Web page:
There are many treatment options for people with this condition, but treatment depends greatly on the specifics of each case. Identifying these specificities means investigating whether cancer cells have certain receptors. These receptors – the estrogen receptor, the progesterone receptor and the HER2 receptor – can help identify unique characteristics of cancer and help personalize treatment.

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“These receptors, I like to think of them as little hands on the outside of the cell, they can grab what we call ligands, and those ligands are basically the hormones that can flow through the bloodstream and then can be sucked into this cancer cell and used as a fertilizer, as a growth medium for the cells,” Dr. Elizabeth Comen, a medical oncologist at Memorial Sloan Kettering Cancer Center, previously told SurvivorNet.

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An example of a type of ligand that can stimulate a cancer cell is the hormone estrogen, hence why an estrogen receptor positive breast cancer will grow when stimulated by estrogen. In these cases, your doctor may suggest treatment that specifically targets the estrogen receptor. But for HER2-positive breast cancers, therapies that target only the HER2 receptor may be most beneficial.

The importance of screening

Breast cancer screening is usually done by mammography, which looks for lumps in the breast tissue and signs of cancer. The American Cancer Society (ACS) advises that women should begin annual mammography screening for breast cancer at age 45 if they are at average risk for breast cancer. The ACS also says that people between the ages of 40 and 44 have the option of starting screening with a mammogram every year, and women 55 and older can switch to a mammogram every two years, or they can choose to continue annual mammograms.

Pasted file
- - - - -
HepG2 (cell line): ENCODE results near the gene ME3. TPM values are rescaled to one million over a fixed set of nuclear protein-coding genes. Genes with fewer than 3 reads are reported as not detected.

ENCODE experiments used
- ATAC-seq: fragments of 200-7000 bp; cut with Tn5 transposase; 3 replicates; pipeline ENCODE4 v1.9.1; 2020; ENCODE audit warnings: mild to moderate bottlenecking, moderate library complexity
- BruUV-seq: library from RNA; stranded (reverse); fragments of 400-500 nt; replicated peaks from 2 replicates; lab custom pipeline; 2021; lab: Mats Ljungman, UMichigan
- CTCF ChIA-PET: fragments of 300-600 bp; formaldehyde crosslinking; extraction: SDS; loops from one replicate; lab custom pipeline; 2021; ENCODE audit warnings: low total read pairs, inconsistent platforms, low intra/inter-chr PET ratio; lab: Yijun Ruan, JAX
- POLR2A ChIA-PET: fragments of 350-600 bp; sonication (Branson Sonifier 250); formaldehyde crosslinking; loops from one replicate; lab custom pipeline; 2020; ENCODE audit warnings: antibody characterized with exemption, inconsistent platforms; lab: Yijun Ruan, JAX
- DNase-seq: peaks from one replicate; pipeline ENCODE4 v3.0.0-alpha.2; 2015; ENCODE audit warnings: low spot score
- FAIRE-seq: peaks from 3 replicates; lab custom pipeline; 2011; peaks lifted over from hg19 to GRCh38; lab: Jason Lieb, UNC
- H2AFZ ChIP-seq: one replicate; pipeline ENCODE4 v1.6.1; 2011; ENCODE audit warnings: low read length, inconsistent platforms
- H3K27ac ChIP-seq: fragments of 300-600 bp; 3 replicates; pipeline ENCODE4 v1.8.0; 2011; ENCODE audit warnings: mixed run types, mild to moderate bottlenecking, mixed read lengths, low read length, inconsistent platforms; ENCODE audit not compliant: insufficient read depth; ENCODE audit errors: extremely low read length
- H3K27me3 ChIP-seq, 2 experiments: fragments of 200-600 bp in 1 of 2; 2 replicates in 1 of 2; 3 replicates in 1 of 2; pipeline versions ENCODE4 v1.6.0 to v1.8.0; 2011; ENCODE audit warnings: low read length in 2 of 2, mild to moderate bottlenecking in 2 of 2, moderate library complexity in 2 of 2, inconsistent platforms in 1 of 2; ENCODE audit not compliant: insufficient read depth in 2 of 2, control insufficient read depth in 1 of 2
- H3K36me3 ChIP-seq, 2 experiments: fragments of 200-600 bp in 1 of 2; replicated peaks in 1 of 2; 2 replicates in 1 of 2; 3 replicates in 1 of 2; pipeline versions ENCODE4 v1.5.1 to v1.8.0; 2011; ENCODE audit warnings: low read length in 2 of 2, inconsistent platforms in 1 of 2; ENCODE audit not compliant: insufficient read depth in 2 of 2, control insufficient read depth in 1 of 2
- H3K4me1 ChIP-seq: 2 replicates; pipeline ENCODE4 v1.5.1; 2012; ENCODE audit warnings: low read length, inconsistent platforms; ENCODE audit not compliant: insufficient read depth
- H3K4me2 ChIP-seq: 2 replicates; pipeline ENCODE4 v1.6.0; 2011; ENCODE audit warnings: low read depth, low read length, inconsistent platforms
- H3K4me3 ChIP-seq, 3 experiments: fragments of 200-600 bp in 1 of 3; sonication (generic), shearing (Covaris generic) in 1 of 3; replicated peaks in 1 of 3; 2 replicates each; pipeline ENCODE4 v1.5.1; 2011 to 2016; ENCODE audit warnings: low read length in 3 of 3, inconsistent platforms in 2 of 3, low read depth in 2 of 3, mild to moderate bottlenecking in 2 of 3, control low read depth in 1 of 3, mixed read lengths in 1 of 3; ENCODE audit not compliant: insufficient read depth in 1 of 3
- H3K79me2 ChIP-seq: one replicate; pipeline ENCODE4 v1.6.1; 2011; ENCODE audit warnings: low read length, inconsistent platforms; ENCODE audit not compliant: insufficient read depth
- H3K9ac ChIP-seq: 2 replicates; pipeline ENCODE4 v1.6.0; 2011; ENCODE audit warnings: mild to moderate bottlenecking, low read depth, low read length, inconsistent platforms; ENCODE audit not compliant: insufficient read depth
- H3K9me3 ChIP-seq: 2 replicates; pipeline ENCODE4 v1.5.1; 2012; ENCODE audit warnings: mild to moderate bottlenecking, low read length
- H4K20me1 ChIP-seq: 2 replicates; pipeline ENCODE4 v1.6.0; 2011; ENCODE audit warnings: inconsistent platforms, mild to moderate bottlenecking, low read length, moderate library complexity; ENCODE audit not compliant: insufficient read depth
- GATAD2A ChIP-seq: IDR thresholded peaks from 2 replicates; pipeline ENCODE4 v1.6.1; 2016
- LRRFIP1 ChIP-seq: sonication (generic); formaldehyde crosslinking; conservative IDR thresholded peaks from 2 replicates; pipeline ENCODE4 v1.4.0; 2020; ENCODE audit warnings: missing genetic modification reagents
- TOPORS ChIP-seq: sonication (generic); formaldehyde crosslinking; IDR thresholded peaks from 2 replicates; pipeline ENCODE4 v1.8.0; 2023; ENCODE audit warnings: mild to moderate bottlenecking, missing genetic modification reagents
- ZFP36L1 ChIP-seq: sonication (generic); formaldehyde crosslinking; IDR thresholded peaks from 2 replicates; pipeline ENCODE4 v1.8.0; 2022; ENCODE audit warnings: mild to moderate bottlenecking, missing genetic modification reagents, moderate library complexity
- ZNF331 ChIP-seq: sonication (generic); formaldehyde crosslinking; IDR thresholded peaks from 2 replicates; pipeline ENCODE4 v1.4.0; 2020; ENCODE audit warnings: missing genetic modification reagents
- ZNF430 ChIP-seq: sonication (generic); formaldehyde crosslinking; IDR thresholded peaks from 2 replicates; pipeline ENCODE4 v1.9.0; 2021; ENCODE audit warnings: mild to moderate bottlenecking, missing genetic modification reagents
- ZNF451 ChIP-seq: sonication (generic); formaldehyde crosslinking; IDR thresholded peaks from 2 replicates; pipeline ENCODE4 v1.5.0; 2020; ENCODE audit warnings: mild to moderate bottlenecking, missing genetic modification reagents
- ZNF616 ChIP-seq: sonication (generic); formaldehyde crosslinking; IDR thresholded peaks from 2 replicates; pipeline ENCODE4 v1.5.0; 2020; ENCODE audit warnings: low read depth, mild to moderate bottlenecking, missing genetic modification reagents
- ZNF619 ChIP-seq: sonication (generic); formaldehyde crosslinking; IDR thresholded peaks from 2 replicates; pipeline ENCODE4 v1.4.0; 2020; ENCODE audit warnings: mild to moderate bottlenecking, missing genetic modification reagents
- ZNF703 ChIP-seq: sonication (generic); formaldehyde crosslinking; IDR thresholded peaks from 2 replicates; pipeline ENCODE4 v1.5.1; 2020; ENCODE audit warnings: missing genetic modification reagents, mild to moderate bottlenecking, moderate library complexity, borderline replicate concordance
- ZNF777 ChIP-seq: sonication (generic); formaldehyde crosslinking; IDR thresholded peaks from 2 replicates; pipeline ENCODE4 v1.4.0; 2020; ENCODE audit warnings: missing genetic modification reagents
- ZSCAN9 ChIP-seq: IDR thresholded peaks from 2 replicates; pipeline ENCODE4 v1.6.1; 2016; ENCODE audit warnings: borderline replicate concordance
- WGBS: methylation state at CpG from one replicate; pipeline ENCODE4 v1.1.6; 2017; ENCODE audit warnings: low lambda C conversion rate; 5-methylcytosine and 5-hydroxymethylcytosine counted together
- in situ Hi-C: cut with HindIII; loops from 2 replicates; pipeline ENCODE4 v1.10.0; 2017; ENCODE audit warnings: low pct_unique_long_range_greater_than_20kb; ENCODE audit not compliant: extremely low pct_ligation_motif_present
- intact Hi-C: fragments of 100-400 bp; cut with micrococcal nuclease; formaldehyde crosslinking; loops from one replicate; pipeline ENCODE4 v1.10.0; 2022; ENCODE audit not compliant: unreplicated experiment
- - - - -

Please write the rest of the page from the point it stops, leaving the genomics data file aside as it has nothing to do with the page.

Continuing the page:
For screening purposes, a woman is considered to be at average risk if she has no personal history of breast cancer, a significant family history of breast cancer, a genetic mutation known to increase cancer risk breast cancer, such as a BRCA gene mutation or medical history including radiation therapy to the chest before the age of 30. Beyond genetics, family history, and radiation therapy experience, having your period at an early age (before age 12) or having dense breasts can also put you in a high-risk category. If you are at higher risk of developing breast cancer, you should start screening earlier.

In a previous interview with SurvivorNet, Dr. Connie Lehman, chief of the division of breast imaging at Massachusetts General Hospital, said people who have not yet reached menopause should prioritize annual mammograms.

When should I have a mammogram?

“We know that cancers grow faster in our younger patients, and having that annual mammogram can save lives,” Dr. Lehman said. “After menopause, it may be perfectly acceptable to reduce this frequency to every two years. But what worries me the most are the women who have not had a mammogram for two, three or four years, these women who have never had a mammogram. We all agree that regular screening mammograms save lives.

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It is also important to be aware of breast self-examination. If you ever feel a lump in your breast, you should be vigilant and discuss it with your doctor immediately. Expressing your concerns as soon as you have them can lead to early detection of cancer which, in turn, can lead to better outcomes.